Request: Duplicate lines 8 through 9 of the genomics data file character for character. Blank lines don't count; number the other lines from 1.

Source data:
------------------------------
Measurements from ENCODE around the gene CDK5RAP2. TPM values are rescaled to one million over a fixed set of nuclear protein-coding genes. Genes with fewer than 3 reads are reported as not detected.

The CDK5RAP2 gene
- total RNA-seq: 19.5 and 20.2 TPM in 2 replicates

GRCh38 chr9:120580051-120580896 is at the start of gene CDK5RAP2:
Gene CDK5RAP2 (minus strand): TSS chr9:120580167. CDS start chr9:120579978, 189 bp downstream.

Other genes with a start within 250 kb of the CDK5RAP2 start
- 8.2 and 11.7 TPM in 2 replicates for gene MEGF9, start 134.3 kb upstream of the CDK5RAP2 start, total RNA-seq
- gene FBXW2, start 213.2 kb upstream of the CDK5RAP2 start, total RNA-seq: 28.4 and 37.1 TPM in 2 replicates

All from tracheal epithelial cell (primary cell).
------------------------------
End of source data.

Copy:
- gene FBXW2, start 213.2 kb upstream of the CDK5RAP2 start, total RNA-seq: 28.4 and 37.1 TPM in 2 replicates

All from tracheal epithelial cell (primary cell).